Gut Health is key to our overall wellbeing!
It seems as though everyone is talking about it, self-prescribing supplements, using fermented foods, often not finding any relief from their symptoms. From the beginning to the end of digestion the gut has it all worked out. It’s perfectly made for food processing, extracting the nature of the food all in order to help support other functions in the body!
They say the Gut is the portal to our health and this is because our intestinal microbiome plays an important role in various systems of the body, including immunity, nutrient absorption, detoxification, inflammation, vitamin and neurotransmitter production, feelings of hunger and how you process fats and carbohydrates. The state of your gut impacts your experience of susceptibility to allergies or food intolerances, infections such as small intestinal bacterial overgrowth (SIBO), parasites, Helicobacter Pylori infection, yeast infections and Leaky Gut. As well as nutrient malabsorption or far more chronic conditions such as Celiac disease, irritable bowel disease (IBD), irritable bowel syndrome (IBS) and even Type 2 diabetes.
New research shows that when the gut is compromised it can cause serious illness and disease.
How Do I Know If I Have An Issue?
Whilst there are obvious gut symptoms, such as bloating, flactulence, stomach pain, urgency, constipation, cramping and reflux. Symptoms can be silent, you don’t need to have any bloating and discomfort to have an underlying gut issue and the key to that might allude to an issue can be a chronic disease or issue such as autoimmune disease, allergies, compromised immune system, cancer, hormone issues, fatigue, mood issues, skin problems and many more!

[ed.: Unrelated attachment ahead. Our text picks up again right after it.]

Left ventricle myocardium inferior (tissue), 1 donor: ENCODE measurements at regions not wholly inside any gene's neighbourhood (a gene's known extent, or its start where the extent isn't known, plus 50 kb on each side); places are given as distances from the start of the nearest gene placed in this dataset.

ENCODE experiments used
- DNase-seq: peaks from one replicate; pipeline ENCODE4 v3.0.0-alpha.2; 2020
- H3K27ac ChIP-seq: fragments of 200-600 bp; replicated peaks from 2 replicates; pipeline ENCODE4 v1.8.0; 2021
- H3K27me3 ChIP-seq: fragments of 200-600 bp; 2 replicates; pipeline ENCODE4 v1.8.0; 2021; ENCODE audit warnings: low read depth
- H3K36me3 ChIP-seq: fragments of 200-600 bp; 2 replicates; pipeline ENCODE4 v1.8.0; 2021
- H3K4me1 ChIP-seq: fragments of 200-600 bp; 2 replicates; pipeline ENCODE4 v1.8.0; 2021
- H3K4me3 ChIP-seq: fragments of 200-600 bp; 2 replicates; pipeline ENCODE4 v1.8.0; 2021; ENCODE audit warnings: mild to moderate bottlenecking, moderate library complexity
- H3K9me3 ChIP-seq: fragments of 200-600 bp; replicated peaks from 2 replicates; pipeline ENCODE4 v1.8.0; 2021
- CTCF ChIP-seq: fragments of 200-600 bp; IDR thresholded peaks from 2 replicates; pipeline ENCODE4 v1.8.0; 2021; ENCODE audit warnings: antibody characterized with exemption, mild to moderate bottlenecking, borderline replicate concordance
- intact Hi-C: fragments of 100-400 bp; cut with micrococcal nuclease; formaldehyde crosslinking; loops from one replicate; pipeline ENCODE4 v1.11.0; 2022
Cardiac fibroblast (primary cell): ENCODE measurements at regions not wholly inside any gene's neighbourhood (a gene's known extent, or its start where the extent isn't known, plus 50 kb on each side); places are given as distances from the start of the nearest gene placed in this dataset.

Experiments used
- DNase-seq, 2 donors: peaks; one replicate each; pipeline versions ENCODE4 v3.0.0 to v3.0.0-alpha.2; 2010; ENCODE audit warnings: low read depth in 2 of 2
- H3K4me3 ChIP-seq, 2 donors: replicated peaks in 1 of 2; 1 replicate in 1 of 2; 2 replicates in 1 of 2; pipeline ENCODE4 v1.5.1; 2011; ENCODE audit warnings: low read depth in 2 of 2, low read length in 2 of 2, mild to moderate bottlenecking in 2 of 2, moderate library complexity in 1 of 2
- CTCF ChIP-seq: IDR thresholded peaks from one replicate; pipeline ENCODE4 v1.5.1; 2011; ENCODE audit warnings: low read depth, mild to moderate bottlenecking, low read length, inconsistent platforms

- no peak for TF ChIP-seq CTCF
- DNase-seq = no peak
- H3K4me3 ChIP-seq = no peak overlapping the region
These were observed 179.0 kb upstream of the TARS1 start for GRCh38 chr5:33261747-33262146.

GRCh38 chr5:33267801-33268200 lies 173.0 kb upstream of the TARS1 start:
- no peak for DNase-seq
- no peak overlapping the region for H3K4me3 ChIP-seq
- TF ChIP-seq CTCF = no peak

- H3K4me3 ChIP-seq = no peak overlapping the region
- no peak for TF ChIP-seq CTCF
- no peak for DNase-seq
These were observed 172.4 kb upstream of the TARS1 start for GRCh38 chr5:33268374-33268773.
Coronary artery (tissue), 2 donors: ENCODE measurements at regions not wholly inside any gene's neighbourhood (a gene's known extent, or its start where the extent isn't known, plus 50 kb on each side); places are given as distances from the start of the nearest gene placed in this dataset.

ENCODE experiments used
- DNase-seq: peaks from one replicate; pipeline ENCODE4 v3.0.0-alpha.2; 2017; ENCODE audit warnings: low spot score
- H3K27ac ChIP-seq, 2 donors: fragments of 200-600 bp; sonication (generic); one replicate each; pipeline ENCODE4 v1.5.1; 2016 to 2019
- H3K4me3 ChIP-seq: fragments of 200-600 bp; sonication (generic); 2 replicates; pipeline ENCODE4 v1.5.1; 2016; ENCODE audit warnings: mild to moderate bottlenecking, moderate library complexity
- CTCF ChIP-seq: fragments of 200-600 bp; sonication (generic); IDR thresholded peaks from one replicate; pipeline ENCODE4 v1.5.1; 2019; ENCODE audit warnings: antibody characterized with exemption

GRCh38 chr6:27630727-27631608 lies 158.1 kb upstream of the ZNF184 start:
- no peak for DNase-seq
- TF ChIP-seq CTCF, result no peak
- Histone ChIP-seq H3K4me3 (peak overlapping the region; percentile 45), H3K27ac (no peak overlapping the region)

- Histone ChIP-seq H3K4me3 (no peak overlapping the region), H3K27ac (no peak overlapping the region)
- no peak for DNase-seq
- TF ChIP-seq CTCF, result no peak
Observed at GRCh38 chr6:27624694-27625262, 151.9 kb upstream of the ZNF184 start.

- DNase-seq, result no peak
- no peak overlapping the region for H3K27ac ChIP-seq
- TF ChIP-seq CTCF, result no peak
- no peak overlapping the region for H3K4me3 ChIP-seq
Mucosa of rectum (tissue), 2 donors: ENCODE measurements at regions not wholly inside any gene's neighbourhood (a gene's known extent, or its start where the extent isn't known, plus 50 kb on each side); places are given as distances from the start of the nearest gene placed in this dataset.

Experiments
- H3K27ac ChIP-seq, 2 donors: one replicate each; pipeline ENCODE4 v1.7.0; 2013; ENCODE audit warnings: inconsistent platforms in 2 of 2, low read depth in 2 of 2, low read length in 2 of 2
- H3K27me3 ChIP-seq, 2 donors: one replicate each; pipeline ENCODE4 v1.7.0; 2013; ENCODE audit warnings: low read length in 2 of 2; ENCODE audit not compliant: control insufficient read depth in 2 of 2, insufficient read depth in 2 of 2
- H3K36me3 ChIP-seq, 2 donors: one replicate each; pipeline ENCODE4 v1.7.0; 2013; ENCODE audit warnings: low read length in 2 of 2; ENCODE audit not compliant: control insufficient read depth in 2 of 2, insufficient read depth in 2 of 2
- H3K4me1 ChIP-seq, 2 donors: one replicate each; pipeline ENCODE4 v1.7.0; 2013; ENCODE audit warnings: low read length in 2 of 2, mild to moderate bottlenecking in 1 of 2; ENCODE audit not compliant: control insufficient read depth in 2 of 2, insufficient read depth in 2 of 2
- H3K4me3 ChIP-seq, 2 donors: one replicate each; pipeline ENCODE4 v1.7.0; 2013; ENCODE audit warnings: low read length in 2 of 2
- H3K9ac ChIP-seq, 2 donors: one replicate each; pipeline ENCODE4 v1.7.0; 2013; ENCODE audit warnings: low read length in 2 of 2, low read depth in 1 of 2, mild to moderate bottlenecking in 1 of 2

What exactly does the gut do?
The gut secretes acid and enzymes which dilute food, digest proteins, kills off bacteria and then delivers it to small intestine where most of the nutrients are absorbed into the blood stream after protein, fats and carbohydrate are broken down into amino acids, sugars and fatty acids.From the small intestine liquified chyme (partially digested food and digestive secretions) travels through the ileocecal value into the Large Intestine where a small amount of digestion occurs and water is reabsorbed into the body forming a solid waste eventually travelling to colon where it is excreted.
However, this process is not always smooth sailing! The gut requires a balanced amount of beneficial flora (Microbiome), in order to keep digestion consistent and if one is slightly out of whack digestion is compromised.
How Is The Gut Related To Our Immune System?
The gut contains a large component of the immune system home to millions of nerve cells and trillions of bacteria (Microbiome). These organisms digest our food, produce chemical substances, control infectious pathogens and regulate the immune system. Acting like their own brain network even altering functions in the brain through serotonin production and fine tuning the immune system! A microbiome inbalance can disrupt the digestive pathways by encouraging growth of bad bacteria causing infection which over time produces an immune response leading to inflammation, allergies or autoimmune conditions.
What are Gut infections?
Infection occurs anywhere in the digestive system and can wreak havoc on our system! What we eat, stress, exercise, medications, genetics, age and illness all contribute to whether our bodies are prone to infection. However, there are still common underlying causes of infection which include low stomach acid, constipation and a processed food diet.